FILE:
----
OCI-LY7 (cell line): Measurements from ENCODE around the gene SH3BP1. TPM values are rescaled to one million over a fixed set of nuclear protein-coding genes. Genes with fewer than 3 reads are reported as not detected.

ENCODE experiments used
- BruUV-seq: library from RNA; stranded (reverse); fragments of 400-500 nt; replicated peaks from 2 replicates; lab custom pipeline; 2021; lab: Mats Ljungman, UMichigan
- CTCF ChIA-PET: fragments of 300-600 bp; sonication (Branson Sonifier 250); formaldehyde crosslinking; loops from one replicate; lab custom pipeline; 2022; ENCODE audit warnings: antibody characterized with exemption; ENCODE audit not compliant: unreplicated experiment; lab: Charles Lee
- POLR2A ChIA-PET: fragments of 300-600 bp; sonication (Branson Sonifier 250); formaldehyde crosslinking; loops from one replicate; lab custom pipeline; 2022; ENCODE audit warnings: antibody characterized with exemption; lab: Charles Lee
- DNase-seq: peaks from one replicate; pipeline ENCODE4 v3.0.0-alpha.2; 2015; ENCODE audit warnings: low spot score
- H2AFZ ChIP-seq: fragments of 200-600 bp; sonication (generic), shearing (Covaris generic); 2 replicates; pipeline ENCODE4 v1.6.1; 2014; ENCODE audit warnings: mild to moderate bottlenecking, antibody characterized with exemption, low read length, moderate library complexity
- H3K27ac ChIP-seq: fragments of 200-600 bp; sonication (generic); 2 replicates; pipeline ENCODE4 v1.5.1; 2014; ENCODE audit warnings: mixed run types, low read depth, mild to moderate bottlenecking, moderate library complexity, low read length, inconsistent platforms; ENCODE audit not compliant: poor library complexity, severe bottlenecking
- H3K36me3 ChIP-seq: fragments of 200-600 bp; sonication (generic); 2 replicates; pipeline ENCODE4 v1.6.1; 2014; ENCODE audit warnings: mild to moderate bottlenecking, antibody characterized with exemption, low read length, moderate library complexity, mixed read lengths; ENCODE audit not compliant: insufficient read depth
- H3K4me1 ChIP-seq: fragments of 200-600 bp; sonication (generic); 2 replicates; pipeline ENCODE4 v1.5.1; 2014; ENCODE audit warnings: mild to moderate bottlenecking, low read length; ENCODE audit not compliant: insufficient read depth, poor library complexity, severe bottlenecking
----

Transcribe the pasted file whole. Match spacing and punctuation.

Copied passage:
OCI-LY7 (cell line): Measurements from ENCODE around the gene SH3BP1. TPM values are rescaled to one million over a fixed set of nuclear protein-coding genes. Genes with fewer than 3 reads are reported as not detected.

ENCODE experiments used
- BruUV-seq: library from RNA; stranded (reverse); fragments of 400-500 nt; replicated peaks from 2 replicates; lab custom pipeline; 2021; lab: Mats Ljungman, UMichigan
- CTCF ChIA-PET: fragments of 300-600 bp; sonication (Branson Sonifier 250); formaldehyde crosslinking; loops from one replicate; lab custom pipeline; 2022; ENCODE audit warnings: antibody characterized with exemption; ENCODE audit not compliant: unreplicated experiment; lab: Charles Lee
- POLR2A ChIA-PET: fragments of 300-600 bp; sonication (Branson Sonifier 250); formaldehyde crosslinking; loops from one replicate; lab custom pipeline; 2022; ENCODE audit warnings: antibody characterized with exemption; lab: Charles Lee
- DNase-seq: peaks from one replicate; pipeline ENCODE4 v3.0.0-alpha.2; 2015; ENCODE audit warnings: low spot score
- H2AFZ ChIP-seq: fragments of 200-600 bp; sonication (generic), shearing (Covaris generic); 2 replicates; pipeline ENCODE4 v1.6.1; 2014; ENCODE audit warnings: mild to moderate bottlenecking, antibody characterized with exemption, low read length, moderate library complexity
- H3K27ac ChIP-seq: fragments of 200-600 bp; sonication (generic); 2 replicates; pipeline ENCODE4 v1.5.1; 2014; ENCODE audit warnings: mixed run types, low read depth, mild to moderate bottlenecking, moderate library complexity, low read length, inconsistent platforms; ENCODE audit not compliant: poor library complexity, severe bottlenecking
- H3K36me3 ChIP-seq: fragments of 200-600 bp; sonication (generic); 2 replicates; pipeline ENCODE4 v1.6.1; 2014; ENCODE audit warnings: mild to moderate bottlenecking, antibody characterized with exemption, low read length, moderate library complexity, mixed read lengths; ENCODE audit not compliant: insufficient read depth
- H3K4me1 ChIP-seq: fragments of 200-600 bp; sonication (generic); 2 replicates; pipeline ENCODE4 v1.5.1; 2014; ENCODE audit warnings: mild to moderate bottlenecking, low read length; ENCODE audit not compliant: insufficient read depth, poor library complexity, severe bottlenecking